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Asian Markets Rise; Cathay CEO Resigns Amid Hong Kong Protest Controversy

Investing.com - Asian markets rose in morning trade on Monday. Shares of Hong Kong-listed Cathay Pacific fell as the company’s CEO resigned amid controversy surrounding the Hong Kong protest.

Hong Kong’s Hang Seng Index rose 1.8% by 10:35 PM ET (02:35 GMT). In a blog post published on Sunday, Financial Secretary Paul Chan said the city should brace itself for an “economic typhoon” caused by the ongoing political unrest and Sino-U.S. trade war.

Cathay Pacific (HK:0293) fell about 1.5% following the announcement that the company’s CEO Rubert Hogg resigned. Chief Customer and Commercial Officer Paul Loo also stepped down alongside the CEO.

“These have been challenging weeks for the airline and it is right that Paul and I take responsibility as leaders of the company,” Hogg said in a company statement on Friday.

Augustus Tang, a long-time lieutenant with Swire Group, will replace Hogg as Cathay’s CEO. Swire is Cathay’s biggest investor.

The airline has been reportedly targeted by Beijing for failing to rein in staff taking part in the protests that began in early June, even after the airline fired four staff for their involvement in protest-related actions.

“Cathay Pacific’s latest gesture was viewed by many as too little to restore its scarred reputation and the loss of customers,” China’s state-owned media Global Times said after Hogg’s departure.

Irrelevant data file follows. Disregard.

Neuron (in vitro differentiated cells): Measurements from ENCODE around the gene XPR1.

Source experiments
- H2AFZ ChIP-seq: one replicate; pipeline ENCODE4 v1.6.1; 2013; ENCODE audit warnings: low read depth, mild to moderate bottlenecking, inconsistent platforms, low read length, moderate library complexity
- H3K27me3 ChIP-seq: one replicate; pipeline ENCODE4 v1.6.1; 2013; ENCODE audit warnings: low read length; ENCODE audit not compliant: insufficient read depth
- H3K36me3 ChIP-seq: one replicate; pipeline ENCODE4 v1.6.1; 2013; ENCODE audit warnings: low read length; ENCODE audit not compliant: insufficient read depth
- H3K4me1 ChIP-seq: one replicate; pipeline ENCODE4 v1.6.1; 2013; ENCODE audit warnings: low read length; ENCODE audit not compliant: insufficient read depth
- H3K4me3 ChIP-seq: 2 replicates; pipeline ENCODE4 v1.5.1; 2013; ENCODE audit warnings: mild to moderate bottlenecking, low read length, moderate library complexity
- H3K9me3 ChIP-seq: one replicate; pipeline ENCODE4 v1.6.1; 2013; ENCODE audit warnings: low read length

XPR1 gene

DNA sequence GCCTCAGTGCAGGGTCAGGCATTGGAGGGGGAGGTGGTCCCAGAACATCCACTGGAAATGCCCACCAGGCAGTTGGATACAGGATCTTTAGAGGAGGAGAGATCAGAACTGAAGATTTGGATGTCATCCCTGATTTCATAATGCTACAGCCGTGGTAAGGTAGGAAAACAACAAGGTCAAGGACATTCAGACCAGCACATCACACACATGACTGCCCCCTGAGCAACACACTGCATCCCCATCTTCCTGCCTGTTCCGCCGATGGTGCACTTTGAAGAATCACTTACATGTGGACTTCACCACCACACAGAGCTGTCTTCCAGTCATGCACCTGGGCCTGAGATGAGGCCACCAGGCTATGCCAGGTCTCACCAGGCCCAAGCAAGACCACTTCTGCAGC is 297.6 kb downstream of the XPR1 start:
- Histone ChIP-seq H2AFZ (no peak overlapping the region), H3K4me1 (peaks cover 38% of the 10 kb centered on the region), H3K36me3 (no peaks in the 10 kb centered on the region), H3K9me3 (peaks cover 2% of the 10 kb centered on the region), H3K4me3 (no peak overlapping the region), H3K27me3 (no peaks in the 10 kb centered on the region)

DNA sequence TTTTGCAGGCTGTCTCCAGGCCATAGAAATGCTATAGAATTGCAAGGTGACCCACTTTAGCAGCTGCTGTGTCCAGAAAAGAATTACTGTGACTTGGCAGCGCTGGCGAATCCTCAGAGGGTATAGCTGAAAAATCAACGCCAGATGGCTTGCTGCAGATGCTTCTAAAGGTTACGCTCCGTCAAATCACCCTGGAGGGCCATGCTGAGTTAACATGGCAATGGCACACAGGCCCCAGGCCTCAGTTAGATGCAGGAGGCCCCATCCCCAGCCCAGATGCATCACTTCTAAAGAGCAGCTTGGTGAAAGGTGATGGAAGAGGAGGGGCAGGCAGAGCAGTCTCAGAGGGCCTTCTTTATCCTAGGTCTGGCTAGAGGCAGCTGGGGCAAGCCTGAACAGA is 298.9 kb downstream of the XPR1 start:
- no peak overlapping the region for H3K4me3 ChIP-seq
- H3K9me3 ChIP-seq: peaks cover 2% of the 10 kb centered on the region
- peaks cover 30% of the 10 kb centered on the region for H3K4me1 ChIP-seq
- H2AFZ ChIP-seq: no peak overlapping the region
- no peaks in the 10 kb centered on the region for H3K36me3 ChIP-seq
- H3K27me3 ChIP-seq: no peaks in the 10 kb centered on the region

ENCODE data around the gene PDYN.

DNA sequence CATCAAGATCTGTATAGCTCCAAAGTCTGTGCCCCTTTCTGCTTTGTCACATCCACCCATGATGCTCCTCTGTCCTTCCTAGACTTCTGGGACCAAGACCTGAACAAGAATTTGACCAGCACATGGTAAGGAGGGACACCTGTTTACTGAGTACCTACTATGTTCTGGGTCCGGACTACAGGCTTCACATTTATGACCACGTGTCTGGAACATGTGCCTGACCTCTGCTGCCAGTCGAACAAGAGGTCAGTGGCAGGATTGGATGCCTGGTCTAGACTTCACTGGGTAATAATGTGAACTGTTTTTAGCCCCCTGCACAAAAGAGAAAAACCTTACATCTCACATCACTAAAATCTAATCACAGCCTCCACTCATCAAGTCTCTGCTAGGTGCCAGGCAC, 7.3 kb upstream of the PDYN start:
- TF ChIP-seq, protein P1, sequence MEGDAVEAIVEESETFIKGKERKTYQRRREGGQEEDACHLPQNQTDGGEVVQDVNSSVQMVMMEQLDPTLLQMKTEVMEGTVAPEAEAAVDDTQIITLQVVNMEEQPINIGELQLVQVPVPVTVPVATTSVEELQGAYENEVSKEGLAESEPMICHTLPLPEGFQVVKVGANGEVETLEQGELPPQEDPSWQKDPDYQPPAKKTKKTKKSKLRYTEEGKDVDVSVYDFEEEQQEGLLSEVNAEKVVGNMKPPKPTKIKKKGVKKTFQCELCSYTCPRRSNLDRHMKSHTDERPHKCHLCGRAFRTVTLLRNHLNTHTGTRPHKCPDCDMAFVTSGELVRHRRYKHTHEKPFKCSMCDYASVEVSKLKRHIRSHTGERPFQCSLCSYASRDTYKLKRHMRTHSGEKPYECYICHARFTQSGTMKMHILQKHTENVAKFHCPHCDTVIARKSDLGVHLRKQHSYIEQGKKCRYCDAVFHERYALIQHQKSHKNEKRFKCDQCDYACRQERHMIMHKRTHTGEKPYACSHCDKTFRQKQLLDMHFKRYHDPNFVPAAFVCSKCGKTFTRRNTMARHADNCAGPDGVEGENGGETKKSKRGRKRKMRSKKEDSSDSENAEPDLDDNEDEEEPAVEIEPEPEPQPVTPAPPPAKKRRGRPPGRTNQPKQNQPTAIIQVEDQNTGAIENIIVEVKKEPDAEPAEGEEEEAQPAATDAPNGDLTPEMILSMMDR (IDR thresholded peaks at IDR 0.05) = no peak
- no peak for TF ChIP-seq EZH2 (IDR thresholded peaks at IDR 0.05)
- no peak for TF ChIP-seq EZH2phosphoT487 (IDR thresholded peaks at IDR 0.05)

China’s Shanghai Composite and the Shenzhen Component rose 1.4% and 1.5% respectively. On Saturday, the People’s Bank of China said it will improve the mechanism used to establish the loan prime rate so it could “use market-based reform methods to help lower real lending rates.”

Tech giant Huawei is back in focus as U.S. President Donald Trump said he does not want to do business with the company “at all because it is a national security threat.”

The Wall Street Journal and Reuters previously reported that the U.S. was preparing to extend a licence that would allow Huawei to buy parts from U.S. companies for 90 days. The current agreement will end today.

“We’ll see what happens. I’m making a decision tomorrow,” Trump said.

Meanwhile, Japan’s Nikkei 225 traded 0.8% higher. The country’s exports fell 1.6% in July from a year earlier, Ministry of Finance data showed on Monday.

South Korea’s KOSPI gained 0.7%.

Down under, Australia’s ASX 200 climbed 0.8%.

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